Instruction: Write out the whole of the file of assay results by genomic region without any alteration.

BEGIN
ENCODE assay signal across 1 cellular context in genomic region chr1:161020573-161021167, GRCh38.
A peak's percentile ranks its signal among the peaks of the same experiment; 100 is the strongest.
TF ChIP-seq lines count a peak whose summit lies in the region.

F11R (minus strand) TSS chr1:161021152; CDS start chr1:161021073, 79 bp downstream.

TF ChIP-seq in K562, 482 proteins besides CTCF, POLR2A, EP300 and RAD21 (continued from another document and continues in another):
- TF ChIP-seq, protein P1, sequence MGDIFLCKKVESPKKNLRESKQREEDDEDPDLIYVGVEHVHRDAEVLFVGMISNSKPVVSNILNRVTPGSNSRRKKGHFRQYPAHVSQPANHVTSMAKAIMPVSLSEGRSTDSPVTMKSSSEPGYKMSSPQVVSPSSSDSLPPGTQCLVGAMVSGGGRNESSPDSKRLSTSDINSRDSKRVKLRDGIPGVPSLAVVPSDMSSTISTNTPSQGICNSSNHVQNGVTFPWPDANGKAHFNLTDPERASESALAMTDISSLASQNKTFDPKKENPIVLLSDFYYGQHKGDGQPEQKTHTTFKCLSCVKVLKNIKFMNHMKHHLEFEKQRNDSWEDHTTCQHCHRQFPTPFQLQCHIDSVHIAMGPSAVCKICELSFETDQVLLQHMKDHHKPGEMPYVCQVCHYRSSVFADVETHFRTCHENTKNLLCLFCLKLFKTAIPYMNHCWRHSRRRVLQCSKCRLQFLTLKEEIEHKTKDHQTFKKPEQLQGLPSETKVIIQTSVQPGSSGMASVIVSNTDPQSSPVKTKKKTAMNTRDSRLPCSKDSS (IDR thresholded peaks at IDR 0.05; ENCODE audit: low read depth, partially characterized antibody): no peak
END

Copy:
ENCODE assay signal across 1 cellular context in genomic region chr1:161020573-161021167, GRCh38.
A peak's percentile ranks its signal among the peaks of the same experiment; 100 is the strongest.
TF ChIP-seq lines count a peak whose summit lies in the region.

F11R (minus strand) TSS chr1:161021152; CDS start chr1:161021073, 79 bp downstream.

TF ChIP-seq in K562, 482 proteins besides CTCF, POLR2A, EP300 and RAD21 (continued from another document and continues in another):
- TF ChIP-seq, protein P1, sequence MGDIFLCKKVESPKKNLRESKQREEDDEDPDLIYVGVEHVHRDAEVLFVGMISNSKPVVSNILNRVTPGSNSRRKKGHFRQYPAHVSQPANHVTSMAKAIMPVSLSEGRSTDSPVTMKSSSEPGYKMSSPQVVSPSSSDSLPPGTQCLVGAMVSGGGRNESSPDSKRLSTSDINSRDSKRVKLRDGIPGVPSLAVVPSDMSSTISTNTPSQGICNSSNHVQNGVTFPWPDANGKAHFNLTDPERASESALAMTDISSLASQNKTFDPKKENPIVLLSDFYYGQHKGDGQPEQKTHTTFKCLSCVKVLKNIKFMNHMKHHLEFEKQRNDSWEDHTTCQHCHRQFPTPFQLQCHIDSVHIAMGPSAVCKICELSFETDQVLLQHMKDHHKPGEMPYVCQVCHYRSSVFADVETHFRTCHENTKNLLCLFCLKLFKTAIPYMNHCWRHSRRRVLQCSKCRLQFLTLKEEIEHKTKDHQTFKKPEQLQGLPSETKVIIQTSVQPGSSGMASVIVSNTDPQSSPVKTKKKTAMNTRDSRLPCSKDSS (IDR thresholded peaks at IDR 0.05; ENCODE audit: low read depth, partially characterized antibody): no peak